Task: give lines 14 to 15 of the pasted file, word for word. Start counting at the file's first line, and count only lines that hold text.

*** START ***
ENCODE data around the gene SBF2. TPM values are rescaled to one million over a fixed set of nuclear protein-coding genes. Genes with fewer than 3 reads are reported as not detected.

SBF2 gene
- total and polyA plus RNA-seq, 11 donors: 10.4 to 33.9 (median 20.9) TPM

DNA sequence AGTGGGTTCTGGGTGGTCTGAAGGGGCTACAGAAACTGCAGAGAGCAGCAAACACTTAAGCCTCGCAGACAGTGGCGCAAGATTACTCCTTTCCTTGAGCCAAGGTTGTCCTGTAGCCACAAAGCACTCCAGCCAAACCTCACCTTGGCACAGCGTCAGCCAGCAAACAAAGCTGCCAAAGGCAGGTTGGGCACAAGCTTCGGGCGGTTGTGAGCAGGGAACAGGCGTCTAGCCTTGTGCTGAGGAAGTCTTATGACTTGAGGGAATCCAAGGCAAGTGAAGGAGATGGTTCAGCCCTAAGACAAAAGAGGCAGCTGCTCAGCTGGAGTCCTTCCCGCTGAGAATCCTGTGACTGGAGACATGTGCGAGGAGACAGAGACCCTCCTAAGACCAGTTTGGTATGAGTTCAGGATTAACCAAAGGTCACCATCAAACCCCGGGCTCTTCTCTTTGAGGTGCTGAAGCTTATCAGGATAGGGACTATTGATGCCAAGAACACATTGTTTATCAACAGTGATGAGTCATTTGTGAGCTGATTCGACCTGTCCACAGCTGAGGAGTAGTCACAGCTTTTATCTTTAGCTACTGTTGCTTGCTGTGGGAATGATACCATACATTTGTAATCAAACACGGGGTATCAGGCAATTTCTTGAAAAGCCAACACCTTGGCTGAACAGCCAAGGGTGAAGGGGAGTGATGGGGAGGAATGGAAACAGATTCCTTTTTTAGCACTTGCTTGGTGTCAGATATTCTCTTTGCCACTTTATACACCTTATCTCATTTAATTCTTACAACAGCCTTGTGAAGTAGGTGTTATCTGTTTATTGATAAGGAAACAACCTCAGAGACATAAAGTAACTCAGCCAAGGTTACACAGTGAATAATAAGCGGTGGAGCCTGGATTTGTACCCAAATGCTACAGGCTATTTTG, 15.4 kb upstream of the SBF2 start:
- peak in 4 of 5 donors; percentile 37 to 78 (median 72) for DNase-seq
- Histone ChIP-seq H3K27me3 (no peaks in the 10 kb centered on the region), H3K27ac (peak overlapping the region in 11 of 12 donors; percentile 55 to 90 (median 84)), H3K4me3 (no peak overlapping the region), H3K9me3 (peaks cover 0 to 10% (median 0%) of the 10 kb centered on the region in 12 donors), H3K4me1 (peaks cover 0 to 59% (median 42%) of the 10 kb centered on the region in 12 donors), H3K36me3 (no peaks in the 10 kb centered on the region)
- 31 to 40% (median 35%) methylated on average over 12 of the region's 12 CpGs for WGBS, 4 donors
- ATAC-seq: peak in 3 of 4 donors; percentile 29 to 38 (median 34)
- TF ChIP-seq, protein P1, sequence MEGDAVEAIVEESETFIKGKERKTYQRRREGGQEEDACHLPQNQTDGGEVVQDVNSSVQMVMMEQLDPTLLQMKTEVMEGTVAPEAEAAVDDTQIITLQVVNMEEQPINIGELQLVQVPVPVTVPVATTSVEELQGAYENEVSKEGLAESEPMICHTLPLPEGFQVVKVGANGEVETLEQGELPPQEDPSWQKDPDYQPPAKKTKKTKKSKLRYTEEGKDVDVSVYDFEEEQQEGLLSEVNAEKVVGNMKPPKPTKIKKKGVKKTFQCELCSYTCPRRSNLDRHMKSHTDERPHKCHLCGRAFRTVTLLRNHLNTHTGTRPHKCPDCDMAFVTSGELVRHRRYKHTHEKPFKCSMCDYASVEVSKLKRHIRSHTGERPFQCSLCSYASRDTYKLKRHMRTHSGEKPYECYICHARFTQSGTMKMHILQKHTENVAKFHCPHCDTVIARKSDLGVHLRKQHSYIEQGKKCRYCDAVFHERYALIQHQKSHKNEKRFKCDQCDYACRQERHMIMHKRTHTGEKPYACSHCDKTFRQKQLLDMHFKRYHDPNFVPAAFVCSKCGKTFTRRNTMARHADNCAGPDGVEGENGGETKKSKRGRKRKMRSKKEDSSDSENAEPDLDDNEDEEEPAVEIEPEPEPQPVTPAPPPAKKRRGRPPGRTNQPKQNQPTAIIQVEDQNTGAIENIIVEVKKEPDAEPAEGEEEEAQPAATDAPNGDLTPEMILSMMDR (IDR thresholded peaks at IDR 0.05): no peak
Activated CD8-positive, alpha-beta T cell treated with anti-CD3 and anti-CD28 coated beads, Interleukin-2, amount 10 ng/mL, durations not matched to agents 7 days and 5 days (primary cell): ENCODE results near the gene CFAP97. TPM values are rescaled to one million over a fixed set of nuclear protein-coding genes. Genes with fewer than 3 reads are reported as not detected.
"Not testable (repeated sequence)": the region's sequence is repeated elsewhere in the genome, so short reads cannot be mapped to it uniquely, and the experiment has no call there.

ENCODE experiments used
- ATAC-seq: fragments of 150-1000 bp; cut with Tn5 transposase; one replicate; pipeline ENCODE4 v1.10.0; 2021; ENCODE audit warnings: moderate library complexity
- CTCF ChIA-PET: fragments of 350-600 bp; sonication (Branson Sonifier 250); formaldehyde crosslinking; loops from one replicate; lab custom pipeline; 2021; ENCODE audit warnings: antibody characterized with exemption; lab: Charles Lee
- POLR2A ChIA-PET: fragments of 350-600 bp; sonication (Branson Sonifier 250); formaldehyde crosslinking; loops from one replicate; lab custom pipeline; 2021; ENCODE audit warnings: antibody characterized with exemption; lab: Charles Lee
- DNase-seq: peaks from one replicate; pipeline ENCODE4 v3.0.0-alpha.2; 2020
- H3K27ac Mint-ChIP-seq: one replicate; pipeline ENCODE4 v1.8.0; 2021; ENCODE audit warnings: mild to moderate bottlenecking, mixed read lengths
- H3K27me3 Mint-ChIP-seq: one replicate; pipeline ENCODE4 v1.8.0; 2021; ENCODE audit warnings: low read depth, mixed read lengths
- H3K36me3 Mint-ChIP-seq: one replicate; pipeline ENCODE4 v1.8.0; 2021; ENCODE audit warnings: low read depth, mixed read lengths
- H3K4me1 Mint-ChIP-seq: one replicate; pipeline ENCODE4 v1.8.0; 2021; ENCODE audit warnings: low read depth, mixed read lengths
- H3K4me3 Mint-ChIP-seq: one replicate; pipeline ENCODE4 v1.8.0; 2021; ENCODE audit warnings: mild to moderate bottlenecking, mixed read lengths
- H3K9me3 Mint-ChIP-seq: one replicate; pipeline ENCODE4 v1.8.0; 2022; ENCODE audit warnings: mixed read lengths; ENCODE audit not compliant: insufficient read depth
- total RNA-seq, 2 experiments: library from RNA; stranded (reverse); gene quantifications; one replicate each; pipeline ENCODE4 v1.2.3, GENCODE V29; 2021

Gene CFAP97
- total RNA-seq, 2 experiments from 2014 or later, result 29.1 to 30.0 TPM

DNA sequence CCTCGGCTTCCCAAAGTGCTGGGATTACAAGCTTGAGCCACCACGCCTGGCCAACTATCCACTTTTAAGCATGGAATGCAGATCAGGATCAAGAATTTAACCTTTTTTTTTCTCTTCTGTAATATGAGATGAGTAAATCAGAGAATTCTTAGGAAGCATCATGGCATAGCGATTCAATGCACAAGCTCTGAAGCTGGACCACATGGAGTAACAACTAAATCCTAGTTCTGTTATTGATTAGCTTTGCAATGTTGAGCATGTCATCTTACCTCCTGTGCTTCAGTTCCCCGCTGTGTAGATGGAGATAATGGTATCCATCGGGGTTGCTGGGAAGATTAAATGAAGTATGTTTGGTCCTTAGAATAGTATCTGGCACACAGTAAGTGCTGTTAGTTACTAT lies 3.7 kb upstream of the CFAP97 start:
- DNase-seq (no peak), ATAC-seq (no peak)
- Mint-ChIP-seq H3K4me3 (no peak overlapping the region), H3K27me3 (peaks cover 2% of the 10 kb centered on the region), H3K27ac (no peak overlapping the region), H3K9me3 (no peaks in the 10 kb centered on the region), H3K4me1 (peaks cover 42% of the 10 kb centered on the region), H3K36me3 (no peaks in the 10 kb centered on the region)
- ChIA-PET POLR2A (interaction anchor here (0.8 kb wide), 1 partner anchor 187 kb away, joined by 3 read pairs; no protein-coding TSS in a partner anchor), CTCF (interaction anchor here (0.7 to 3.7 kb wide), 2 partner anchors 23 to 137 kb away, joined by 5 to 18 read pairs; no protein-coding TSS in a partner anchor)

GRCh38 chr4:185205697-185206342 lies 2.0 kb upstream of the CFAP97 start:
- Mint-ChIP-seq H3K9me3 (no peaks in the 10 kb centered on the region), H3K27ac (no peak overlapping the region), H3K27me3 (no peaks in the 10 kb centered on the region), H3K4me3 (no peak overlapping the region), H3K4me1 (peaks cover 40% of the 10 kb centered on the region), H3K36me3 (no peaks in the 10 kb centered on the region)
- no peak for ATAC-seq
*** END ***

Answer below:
- CTCF ChIA-PET: fragments of 350-600 bp; sonication (Branson Sonifier 250); formaldehyde crosslinking; loops from one replicate; lab custom pipeline; 2021; ENCODE audit warnings: antibody characterized with exemption; lab: Charles Lee
- POLR2A ChIA-PET: fragments of 350-600 bp; sonication (Branson Sonifier 250); formaldehyde crosslinking; loops from one replicate; lab custom pipeline; 2021; ENCODE audit warnings: antibody characterized with exemption; lab: Charles Lee